Francona and the Sox have parted ways, but in eight seasons he was able to do for Boston what no manager could do in 86 years — break the curse of the Bambino. Once upon a time, Aaron (Bleep)ing Boone was wanted in the state of Massachusetts, Bill Buckner was still on the hook for misplaying a routine ground ball, and the Yankees absolutely owned the Red Sox. Two World Series Championships later with a pocketbook that can fork out $160 million worth of salaries, the Red Sox are no longer the red-headed stepchild of the American League, they’re annual post-season favorites. Grady Little, Jimy Williams, Kevin Kennedy, Butch Hobson and Joe Morgan couldn’t get it done. Francona did.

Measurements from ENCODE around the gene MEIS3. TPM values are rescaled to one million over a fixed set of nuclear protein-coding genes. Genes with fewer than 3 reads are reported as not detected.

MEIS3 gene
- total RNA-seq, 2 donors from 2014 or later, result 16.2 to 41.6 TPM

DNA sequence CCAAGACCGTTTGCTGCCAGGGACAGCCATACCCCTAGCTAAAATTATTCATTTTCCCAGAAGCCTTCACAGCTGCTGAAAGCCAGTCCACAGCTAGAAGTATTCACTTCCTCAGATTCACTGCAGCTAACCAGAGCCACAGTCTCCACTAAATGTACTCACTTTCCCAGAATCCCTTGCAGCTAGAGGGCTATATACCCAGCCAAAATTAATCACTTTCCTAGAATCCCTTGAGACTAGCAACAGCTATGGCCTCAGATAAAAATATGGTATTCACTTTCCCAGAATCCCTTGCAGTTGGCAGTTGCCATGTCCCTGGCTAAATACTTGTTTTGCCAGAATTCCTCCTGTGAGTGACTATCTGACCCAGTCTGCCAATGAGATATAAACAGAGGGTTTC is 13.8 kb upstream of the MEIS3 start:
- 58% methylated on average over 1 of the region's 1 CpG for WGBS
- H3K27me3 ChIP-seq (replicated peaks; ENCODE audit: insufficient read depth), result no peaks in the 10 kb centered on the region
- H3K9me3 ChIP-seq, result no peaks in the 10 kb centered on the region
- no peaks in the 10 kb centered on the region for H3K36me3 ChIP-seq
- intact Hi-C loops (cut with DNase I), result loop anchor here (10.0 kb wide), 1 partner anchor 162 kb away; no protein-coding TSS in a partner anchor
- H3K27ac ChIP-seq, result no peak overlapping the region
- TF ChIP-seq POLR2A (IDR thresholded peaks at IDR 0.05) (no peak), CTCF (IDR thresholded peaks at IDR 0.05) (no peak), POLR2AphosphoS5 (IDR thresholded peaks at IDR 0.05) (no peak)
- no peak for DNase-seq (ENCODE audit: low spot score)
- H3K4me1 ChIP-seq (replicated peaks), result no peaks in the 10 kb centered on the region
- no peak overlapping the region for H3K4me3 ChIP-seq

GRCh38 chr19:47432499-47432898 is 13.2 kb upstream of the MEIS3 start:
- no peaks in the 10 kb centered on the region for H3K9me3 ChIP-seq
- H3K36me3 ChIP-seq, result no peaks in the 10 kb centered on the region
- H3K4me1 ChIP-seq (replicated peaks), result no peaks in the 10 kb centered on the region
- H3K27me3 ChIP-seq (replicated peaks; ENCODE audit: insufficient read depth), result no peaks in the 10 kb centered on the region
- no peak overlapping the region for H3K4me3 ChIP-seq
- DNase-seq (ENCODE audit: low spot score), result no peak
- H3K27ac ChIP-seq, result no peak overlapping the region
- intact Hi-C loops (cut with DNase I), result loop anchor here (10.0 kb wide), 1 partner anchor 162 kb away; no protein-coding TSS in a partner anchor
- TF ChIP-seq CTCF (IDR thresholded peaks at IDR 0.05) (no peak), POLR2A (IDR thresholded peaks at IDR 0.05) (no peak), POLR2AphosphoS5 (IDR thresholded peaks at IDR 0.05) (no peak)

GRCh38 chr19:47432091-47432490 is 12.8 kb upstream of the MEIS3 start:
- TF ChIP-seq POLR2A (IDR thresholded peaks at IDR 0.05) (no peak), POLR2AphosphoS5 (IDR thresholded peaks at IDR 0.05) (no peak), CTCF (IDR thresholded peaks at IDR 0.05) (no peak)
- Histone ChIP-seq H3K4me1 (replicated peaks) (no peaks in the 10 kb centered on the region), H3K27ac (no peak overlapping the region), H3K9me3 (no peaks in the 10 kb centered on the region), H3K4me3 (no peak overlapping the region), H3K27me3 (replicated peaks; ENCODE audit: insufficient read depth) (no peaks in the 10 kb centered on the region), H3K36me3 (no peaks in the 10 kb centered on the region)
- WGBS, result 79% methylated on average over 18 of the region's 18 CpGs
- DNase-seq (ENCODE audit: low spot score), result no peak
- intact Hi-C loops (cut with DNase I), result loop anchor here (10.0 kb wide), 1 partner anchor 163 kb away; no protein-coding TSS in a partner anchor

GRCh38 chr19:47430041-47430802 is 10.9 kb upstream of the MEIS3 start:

After all of the time in the spotlight, Francona can choose his own destination now. A year off, retirement or a new club awaits him. Both Chicago teams are rumored to be potential suitors. All I can say is, how great would it be for Francona to bring Steve Bartman out from hiding, make Billy Goats a thing of the past in the north side of Chicago and win the first World Series for the Cubbies since 1908. He’d become the most beloved manager in the history of two of the most historical franchises in baseball history. The man who broke two curses! Not just any two curses, THE two curses.